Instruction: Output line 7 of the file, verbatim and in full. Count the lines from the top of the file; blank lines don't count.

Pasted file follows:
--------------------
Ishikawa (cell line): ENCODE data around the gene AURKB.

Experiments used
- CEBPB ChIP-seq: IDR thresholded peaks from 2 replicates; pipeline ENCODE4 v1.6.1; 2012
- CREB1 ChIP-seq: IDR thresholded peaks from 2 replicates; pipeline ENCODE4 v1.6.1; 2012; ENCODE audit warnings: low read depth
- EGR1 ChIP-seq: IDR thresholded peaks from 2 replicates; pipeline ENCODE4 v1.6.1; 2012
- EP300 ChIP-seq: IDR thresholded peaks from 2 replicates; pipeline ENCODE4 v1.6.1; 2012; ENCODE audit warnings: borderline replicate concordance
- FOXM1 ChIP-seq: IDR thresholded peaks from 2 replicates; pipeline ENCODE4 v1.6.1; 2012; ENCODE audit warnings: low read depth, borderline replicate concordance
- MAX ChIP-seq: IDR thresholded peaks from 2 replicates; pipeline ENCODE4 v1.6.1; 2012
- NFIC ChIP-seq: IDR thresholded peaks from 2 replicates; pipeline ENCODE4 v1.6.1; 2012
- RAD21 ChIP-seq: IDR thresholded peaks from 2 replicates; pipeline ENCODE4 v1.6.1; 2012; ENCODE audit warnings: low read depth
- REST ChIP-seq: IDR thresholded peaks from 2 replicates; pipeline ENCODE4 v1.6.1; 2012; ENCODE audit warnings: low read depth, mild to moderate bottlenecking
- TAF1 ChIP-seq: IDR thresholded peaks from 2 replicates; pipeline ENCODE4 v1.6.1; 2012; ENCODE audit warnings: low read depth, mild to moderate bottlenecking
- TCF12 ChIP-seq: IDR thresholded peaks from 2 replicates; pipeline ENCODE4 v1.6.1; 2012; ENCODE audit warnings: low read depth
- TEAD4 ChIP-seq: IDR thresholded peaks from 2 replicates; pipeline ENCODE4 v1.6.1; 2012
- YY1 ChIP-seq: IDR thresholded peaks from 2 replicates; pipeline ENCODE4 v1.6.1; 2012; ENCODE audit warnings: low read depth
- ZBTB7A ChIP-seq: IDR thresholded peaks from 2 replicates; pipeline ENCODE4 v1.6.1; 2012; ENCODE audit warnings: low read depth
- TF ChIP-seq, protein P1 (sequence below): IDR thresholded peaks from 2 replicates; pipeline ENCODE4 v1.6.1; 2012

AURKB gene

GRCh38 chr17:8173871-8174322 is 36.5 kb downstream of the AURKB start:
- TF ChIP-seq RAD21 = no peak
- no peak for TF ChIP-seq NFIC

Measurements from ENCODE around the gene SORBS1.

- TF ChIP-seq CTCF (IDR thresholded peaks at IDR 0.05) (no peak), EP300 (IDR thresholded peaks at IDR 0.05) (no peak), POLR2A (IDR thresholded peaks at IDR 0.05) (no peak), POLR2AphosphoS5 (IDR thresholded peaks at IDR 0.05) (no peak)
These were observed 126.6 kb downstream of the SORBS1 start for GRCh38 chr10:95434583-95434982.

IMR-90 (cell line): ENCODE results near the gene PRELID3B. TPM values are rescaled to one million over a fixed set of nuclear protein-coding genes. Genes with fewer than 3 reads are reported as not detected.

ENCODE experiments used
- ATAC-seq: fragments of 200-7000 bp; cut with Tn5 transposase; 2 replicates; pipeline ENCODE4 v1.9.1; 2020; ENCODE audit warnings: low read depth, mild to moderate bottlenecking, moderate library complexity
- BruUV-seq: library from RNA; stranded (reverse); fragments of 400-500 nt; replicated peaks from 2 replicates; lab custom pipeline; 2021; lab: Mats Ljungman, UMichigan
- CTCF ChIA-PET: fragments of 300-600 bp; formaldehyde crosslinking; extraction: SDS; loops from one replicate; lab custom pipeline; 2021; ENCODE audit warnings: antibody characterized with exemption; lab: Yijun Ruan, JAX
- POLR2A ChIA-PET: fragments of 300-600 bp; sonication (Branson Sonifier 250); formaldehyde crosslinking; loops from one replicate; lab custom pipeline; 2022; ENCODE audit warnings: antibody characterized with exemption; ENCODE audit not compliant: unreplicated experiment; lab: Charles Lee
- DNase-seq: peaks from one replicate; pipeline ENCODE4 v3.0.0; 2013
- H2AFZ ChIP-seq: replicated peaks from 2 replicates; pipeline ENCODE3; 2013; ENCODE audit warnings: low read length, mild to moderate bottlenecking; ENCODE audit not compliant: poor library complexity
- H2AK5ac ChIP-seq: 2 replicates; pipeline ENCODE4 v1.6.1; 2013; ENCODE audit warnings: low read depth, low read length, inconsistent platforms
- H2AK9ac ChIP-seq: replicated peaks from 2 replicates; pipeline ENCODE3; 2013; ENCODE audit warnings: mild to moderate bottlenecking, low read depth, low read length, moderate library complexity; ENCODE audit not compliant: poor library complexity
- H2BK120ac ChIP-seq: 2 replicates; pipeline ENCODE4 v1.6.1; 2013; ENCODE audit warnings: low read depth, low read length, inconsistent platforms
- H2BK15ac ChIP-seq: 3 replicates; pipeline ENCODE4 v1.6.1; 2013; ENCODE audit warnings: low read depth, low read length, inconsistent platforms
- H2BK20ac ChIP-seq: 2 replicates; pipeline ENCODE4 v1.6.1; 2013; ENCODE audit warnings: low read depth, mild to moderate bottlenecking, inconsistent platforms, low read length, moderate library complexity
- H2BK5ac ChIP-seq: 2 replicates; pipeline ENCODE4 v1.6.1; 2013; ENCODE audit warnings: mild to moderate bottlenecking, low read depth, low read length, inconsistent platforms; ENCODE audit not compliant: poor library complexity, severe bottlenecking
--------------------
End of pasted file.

- FOXM1 ChIP-seq: IDR thresholded peaks from 2 replicates; pipeline ENCODE4 v1.6.1; 2012; ENCODE audit warnings: low read depth, borderline replicate concordance